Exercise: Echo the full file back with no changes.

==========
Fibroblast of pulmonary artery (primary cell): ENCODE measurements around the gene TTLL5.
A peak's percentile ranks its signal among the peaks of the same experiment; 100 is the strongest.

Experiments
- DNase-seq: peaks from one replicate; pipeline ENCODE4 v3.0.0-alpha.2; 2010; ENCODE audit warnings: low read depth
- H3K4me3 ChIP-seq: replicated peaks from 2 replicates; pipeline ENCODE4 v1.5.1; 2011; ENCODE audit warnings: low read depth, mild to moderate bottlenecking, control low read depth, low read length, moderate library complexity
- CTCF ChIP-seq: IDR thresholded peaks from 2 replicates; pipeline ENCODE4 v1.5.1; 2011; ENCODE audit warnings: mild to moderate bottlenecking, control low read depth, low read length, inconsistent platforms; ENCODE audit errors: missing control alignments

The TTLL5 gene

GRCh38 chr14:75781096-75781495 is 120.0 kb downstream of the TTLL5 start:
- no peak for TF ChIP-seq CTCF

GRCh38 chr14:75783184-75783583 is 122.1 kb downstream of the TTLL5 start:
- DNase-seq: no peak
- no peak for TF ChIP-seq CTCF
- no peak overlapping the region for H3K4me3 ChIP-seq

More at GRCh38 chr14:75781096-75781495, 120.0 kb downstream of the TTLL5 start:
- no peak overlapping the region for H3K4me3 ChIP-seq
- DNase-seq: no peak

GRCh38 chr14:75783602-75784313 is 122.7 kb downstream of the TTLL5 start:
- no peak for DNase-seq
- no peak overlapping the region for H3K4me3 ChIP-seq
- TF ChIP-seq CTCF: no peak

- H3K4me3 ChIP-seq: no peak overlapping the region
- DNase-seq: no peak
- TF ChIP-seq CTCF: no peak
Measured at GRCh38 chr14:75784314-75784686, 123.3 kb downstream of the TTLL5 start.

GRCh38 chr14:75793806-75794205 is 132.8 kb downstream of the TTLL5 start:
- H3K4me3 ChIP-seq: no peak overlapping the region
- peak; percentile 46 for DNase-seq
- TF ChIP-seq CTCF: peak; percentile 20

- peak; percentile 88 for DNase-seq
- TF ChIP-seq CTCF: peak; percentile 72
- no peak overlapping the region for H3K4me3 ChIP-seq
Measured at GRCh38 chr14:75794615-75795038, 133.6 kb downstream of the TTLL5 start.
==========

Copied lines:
Fibroblast of pulmonary artery (primary cell): ENCODE measurements around the gene TTLL5.
A peak's percentile ranks its signal among the peaks of the same experiment; 100 is the strongest.

Experiments
- DNase-seq: peaks from one replicate; pipeline ENCODE4 v3.0.0-alpha.2; 2010; ENCODE audit warnings: low read depth
- H3K4me3 ChIP-seq: replicated peaks from 2 replicates; pipeline ENCODE4 v1.5.1; 2011; ENCODE audit warnings: low read depth, mild to moderate bottlenecking, control low read depth, low read length, moderate library complexity
- CTCF ChIP-seq: IDR thresholded peaks from 2 replicates; pipeline ENCODE4 v1.5.1; 2011; ENCODE audit warnings: mild to moderate bottlenecking, control low read depth, low read length, inconsistent platforms; ENCODE audit errors: missing control alignments

The TTLL5 gene

GRCh38 chr14:75781096-75781495 is 120.0 kb downstream of the TTLL5 start:
- no peak for TF ChIP-seq CTCF

GRCh38 chr14:75783184-75783583 is 122.1 kb downstream of the TTLL5 start:
- DNase-seq: no peak
- no peak for TF ChIP-seq CTCF
- no peak overlapping the region for H3K4me3 ChIP-seq

More at GRCh38 chr14:75781096-75781495, 120.0 kb downstream of the TTLL5 start:
- no peak overlapping the region for H3K4me3 ChIP-seq
- DNase-seq: no peak

GRCh38 chr14:75783602-75784313 is 122.7 kb downstream of the TTLL5 start:
- no peak for DNase-seq
- no peak overlapping the region for H3K4me3 ChIP-seq
- TF ChIP-seq CTCF: no peak

- H3K4me3 ChIP-seq: no peak overlapping the region
- DNase-seq: no peak
- TF ChIP-seq CTCF: no peak
Measured at GRCh38 chr14:75784314-75784686, 123.3 kb downstream of the TTLL5 start.

GRCh38 chr14:75793806-75794205 is 132.8 kb downstream of the TTLL5 start:
- H3K4me3 ChIP-seq: no peak overlapping the region
- peak; percentile 46 for DNase-seq
- TF ChIP-seq CTCF: peak; percentile 20

- peak; percentile 88 for DNase-seq
- TF ChIP-seq CTCF: peak; percentile 72
- no peak overlapping the region for H3K4me3 ChIP-seq
Measured at GRCh38 chr14:75794615-75795038, 133.6 kb downstream of the TTLL5 start.